Matt
 

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been working at the gun shop 17 years now I think? Have noticed a BIG change in the racks. When I started, we might have had 3 AR's in the rack at most. The synthetic craze had already taken a foothold, but we still had probably half and half wood to synthetic. Albeit, the wood changed from Walnut to cheap birch and laminate varieties. Now it's mostly synthetic, with nearly all colors of the rainbow. I've seen the Tacti-cool phase take over. Kinda drives me crazy. Guys come in "got any XYZ's?" Every day there's something new, I can't keep up. Pistols have gone crazy. There's more varieties, sizes, colors, than ever.

I've seen a lot in my years there, but you know what? It beats the alternative. Sill lots of 2A folks out there. I like to think there's more guns than crazy Liberals.;):D
 

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I'm 32, am I a youngster?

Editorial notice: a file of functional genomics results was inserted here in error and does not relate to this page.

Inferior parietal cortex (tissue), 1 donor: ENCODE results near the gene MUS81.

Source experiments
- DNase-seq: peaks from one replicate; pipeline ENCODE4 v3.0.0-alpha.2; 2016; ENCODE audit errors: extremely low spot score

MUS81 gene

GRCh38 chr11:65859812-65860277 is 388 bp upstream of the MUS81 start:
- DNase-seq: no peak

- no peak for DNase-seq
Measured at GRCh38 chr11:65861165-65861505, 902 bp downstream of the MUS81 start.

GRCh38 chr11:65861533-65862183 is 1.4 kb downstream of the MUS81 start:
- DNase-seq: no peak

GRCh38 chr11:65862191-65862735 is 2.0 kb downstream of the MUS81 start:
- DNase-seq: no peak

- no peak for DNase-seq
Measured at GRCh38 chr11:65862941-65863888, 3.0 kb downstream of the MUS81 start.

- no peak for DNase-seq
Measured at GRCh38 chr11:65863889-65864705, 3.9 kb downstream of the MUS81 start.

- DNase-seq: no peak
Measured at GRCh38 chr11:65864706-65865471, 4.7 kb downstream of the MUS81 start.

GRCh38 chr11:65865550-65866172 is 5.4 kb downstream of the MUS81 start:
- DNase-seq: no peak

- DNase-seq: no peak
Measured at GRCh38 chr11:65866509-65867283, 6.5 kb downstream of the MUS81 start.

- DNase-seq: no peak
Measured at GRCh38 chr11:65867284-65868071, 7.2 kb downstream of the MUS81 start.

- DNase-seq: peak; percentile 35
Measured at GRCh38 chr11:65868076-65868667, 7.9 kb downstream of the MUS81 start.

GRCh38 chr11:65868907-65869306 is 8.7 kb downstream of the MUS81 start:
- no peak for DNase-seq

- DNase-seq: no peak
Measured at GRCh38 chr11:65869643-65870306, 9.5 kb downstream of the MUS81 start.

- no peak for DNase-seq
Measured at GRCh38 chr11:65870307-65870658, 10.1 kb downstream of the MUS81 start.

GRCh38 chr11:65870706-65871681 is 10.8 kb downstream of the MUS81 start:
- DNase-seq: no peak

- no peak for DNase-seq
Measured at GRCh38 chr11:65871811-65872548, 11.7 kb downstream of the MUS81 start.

I have polymer, aluminum, stainless, blued steel, walnut, titanium, clips, magazines, high speed close range semi autos, and single shot extreme distance rifles, semi auto, revolvers, and single shot handguns, as well as some registered items in my safe.
You aren't a Millennial, a Gen-Xer or any of those other critters, Doug. What you are, sir, is an anomaly, and your parents can be quite proud of that. :D

Carpman
 

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Gun shows have evolved into flea markets. Last "big" show I went to it seemed less than half the tables had anything to do with guns. I am not paying my $8 to walk in so I can see a fellow hawking pots & pans or kitchen knives. ...

The most significant factor in why gun shows will continue to dwindle is right in front of you. I can sit at my desk or on the couch and click on dozens & dozens of web pages to see any manner of firearm I can ever dream up. I can buy parts and have them dropped off at my house within a couple days.